Are there trails that are equitable to our skill level? Or are we going to be way over our heads?
Travel plans include traveling from Venice (I know you can't ski in the canals !) to Munich to Switzerland to Paris. We're considering going to Jungfrau Region, as much for the scenery as the skiing, specifically (Gimmelwald) but the Murren slopes may be too difficult.? I've also read the Grindenwald might have easier slopes. Are they easy enough, given our skill level?
Is there another resort/area that might be a better fit?
Thanks in advance for any assistance.
Some tips about skiing in Europe:
1. Buy insurance - unlike the U.S., ski areas charge for patrol services. The first thing patrollers will ask you if you get hurt will be for a charge card. Insurance is cheap and can be bought at the base.
2. Trails are not marked well. Again, unlike the overly litigious U.S., Europeans don't mark trails very well. That includes not marking obstacles or cliffs too well. The mind set is that skiing is dangerous - the responsibility is on you to mind where you're going - not the area's.
3. Be prepared to take lots of surface lifts. Towards the peaks of the ski areas, there are many many surface lifts (T-bars primarily). Don't be surprised to see surface lifts in funny places. Not always where you need them - sometimes where you don't.
4. Europeans don't stand in line. Don't know why, but Europeans don't believe in standing in lift lines. Instead of the semi-neat, semi-orderly lines where people take turns, Europeans tend to mash through all at once. Be prepared to have people step all over your skis to get ahead.
5. BEWARE OF PICKPOCKETS. These thieves can spot a tourist a mile away. Hang on to purses, wallets, etc. Better yet, invest in one of those pouches that you where UNDER your clothing.
* If you have Blue Cross/Blue Shield, they do cover Europe and have several providers available through their web site including several in Switzerland. I downloaded the information and had it with me with my passport just in case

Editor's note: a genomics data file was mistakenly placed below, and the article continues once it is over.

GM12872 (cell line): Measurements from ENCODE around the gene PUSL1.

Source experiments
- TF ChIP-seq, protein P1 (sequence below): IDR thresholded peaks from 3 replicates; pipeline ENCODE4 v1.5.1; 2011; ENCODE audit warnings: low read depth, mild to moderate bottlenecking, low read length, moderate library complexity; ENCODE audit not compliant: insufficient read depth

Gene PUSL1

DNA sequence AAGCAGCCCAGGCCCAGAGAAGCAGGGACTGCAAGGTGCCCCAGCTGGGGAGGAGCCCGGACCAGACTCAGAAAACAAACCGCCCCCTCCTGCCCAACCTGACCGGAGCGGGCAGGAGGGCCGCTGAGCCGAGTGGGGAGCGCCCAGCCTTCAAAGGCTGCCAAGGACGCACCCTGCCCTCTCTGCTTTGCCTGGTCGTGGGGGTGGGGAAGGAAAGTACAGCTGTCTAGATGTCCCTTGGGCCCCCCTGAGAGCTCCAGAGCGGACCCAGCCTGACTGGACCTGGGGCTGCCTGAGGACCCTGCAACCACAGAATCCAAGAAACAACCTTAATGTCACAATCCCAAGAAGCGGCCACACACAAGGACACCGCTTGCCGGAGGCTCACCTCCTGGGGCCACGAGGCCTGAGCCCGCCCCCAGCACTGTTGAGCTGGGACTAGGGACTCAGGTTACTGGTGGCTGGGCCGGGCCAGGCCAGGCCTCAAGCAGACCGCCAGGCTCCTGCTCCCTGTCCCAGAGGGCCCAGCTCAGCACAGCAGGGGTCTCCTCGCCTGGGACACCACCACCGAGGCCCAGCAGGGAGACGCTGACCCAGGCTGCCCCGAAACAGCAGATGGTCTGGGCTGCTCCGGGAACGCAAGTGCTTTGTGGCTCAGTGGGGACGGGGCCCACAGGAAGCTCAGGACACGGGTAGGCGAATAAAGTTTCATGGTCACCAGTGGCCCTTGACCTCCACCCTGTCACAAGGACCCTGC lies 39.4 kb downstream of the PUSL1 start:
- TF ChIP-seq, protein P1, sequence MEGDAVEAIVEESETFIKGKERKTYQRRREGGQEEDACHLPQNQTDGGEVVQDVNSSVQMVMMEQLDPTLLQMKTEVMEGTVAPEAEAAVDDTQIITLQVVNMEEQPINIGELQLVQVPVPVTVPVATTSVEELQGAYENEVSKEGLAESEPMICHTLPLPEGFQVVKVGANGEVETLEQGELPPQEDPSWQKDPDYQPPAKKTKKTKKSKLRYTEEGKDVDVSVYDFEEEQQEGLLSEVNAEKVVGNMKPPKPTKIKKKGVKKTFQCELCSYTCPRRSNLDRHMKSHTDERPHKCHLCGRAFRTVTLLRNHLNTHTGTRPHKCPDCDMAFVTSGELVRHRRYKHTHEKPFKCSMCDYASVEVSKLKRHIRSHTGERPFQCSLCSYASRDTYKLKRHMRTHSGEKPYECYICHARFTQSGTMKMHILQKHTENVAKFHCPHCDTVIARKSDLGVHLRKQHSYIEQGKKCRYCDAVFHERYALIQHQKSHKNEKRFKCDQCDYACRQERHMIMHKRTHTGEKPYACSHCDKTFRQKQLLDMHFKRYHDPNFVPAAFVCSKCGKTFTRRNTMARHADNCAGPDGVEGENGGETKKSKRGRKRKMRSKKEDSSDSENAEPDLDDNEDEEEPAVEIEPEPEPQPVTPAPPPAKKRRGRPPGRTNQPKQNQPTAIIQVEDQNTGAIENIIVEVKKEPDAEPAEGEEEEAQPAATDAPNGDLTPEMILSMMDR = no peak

* DON'T HANDLE THE FRUIT at fruit stands. Especially in Germany. You'll get an angry look and if the stand is staffed by a corpulent Helga, you'll get your hand slapped and told "You must not handle the fruit, point to it instead"
* Carry your rock skis. Better yet, rent them there. Some of the resorts have huge verticals, and 5 to 6 thousand feet makes for very different conditions between the top and bottom of the areas. At Zermatt, the lower third of the mountain close to the town was basically ground and rocks covered by a thin layer of snow.
* Learn the posting of the trails in case of a blizzard or low visibility conditions. The poles that serve as trail markers are painted red and yellow, and they are different between the right and left edge of the trail. That's about the only thing that may keep you from falling into a cravasse or down a cliff when the visibility gets to near zero.
* Your ski poles are also enforcement implements to delineate your position in a gondola line if they're strategically placed in front of others' skis. That, and as Jim says, stepping on someone elses' skis. More the reason to bring your rock skis.
* Instruction in Europe stresses parallel skiing and good form. If you want to get really good at these, Europe is an excellent place to get some lessons.
We've decided to skip Switzerland this trip. In a few years, we'll take a skiing vacation there. Then, we'll have the proper clothes, skiing skills, and the time to really enjoy the experience.
The other issue is the gear. There's nothing more miserable than trying to ski when you're cold. With us traveling by trains, we don't carry alot of extra equipment nor clothes. 1 backpack for each of us.
The good news is that Europe isn't going away. I think a ski vacation would be ideal if properly prepared. I still want to go hiking in the Swiss Alps during summer. Can you say 2 vacations. Oh, Ireland, England, Scotland. er. 3 vacations. Spain and Portugal, 4. Never been to Chamonix (sp.), Cinque Terre 5 vac. Croatia supposed to be lovely. You see my point.
Thanks again for your insight.
Any tips on Munich, Florence greatly appreciated...